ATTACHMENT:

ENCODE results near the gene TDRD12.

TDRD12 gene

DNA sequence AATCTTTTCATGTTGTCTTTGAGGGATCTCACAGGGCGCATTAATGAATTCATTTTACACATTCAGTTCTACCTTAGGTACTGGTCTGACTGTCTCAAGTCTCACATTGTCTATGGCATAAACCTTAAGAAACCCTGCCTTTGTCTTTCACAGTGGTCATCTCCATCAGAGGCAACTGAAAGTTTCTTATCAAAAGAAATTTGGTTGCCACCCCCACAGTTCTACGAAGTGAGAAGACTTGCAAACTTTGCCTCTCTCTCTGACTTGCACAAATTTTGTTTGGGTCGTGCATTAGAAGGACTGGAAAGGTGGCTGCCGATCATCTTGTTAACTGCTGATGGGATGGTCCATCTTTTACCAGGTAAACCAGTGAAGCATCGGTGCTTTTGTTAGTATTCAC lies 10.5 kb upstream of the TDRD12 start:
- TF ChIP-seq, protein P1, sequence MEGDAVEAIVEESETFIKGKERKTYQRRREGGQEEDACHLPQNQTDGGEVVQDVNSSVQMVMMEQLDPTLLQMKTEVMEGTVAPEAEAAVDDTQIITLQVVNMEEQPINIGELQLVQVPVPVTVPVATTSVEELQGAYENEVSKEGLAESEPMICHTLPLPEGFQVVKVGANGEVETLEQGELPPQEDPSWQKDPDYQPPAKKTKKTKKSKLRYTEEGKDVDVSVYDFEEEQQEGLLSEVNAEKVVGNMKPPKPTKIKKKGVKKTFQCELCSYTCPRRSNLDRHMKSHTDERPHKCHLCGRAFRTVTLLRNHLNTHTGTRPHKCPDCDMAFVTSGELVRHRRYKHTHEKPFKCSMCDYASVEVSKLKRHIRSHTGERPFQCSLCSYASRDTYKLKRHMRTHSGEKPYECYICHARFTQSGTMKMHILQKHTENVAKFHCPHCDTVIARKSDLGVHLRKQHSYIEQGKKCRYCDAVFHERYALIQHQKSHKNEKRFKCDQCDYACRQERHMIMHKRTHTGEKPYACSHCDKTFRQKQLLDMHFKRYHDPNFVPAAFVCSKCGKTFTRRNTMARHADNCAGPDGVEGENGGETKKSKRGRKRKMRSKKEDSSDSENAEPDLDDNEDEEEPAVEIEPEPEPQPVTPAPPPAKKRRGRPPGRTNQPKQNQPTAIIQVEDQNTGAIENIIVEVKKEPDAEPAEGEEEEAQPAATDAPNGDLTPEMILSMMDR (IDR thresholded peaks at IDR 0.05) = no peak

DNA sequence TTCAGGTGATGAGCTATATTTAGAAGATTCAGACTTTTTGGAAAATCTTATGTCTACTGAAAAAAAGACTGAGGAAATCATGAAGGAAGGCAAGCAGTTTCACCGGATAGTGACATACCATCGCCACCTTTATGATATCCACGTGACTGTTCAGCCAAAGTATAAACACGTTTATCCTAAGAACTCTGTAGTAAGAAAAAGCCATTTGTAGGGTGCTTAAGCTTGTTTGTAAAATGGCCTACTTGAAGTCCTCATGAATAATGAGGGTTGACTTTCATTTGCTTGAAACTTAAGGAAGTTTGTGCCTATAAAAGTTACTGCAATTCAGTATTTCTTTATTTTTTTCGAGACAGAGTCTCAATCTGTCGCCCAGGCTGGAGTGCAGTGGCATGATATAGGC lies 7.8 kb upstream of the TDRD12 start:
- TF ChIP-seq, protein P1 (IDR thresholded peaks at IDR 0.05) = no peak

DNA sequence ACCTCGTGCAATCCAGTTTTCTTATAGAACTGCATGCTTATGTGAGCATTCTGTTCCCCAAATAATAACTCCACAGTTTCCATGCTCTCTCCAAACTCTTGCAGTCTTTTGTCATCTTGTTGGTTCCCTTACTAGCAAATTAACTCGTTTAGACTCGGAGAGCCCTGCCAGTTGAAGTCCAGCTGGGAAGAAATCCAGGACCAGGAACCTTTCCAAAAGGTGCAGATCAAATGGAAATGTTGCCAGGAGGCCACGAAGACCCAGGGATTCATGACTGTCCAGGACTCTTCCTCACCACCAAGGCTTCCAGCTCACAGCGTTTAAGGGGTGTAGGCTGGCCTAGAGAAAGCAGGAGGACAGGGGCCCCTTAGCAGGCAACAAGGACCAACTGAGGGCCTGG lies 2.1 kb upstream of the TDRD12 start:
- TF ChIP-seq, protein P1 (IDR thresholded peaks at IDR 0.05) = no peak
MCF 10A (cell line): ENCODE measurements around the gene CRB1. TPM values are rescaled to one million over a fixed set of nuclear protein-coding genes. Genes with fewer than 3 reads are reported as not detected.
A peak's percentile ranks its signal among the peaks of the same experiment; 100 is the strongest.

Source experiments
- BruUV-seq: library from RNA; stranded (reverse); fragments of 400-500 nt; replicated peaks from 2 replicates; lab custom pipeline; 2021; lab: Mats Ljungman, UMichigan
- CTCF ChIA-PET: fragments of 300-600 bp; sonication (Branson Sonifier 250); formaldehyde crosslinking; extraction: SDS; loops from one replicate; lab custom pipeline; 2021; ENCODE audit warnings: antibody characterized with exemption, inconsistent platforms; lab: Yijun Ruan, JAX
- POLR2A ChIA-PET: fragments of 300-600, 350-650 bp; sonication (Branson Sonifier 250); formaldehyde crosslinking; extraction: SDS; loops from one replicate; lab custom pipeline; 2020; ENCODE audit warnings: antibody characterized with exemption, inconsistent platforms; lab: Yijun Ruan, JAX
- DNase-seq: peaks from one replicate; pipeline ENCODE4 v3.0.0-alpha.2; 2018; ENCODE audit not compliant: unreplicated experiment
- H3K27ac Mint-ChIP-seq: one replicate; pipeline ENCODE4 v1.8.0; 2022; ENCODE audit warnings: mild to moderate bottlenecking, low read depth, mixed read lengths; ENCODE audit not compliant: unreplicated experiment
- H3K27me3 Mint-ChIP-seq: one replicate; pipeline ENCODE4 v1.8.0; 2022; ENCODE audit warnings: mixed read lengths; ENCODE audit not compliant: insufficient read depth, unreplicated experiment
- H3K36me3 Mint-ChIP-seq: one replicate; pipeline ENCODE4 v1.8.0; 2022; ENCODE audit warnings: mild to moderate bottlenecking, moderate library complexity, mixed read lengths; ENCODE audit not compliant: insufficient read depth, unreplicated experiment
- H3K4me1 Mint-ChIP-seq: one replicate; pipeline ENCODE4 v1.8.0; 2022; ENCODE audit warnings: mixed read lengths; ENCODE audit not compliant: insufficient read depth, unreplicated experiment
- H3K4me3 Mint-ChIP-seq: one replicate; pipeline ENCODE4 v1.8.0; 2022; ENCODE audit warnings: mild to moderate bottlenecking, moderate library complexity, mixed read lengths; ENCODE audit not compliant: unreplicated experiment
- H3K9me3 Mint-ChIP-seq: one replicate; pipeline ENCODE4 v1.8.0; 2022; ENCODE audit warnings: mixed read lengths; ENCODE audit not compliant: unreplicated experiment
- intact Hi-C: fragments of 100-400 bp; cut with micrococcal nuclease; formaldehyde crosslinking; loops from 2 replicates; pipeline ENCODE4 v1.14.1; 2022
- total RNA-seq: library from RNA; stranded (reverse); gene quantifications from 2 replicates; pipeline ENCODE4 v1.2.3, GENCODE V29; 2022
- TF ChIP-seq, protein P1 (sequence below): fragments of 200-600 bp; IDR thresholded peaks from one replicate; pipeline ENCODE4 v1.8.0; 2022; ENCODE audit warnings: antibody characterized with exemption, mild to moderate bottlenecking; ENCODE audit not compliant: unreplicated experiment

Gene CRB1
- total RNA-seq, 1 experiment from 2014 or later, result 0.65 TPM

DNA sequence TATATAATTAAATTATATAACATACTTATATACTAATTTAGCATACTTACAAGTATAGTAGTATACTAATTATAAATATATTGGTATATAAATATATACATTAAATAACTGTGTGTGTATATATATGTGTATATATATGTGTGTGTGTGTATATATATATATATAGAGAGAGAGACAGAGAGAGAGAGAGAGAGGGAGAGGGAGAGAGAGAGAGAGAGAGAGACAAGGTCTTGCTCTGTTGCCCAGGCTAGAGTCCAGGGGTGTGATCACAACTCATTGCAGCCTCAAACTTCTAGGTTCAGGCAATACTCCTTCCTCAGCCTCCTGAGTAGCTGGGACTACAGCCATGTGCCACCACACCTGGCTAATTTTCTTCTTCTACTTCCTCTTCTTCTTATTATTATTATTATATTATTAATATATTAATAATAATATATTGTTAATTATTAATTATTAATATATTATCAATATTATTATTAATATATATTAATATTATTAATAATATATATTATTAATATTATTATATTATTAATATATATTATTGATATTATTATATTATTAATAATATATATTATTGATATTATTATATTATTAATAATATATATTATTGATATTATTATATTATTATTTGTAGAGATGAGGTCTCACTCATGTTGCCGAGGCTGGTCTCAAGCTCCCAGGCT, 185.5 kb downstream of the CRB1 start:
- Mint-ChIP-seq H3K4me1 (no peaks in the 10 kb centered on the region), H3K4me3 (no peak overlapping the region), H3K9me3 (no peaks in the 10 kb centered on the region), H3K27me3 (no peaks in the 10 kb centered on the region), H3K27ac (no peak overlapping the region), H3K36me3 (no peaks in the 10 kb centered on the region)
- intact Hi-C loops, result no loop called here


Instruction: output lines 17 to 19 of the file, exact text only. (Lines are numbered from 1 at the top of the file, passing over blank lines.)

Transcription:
- H3K27me3 Mint-ChIP-seq: one replicate; pipeline ENCODE4 v1.8.0; 2022; ENCODE audit warnings: mixed read lengths; ENCODE audit not compliant: insufficient read depth, unreplicated experiment
- H3K36me3 Mint-ChIP-seq: one replicate; pipeline ENCODE4 v1.8.0; 2022; ENCODE audit warnings: mild to moderate bottlenecking, moderate library complexity, mixed read lengths; ENCODE audit not compliant: insufficient read depth, unreplicated experiment
- H3K4me1 Mint-ChIP-seq: one replicate; pipeline ENCODE4 v1.8.0; 2022; ENCODE audit warnings: mixed read lengths; ENCODE audit not compliant: insufficient read depth, unreplicated experiment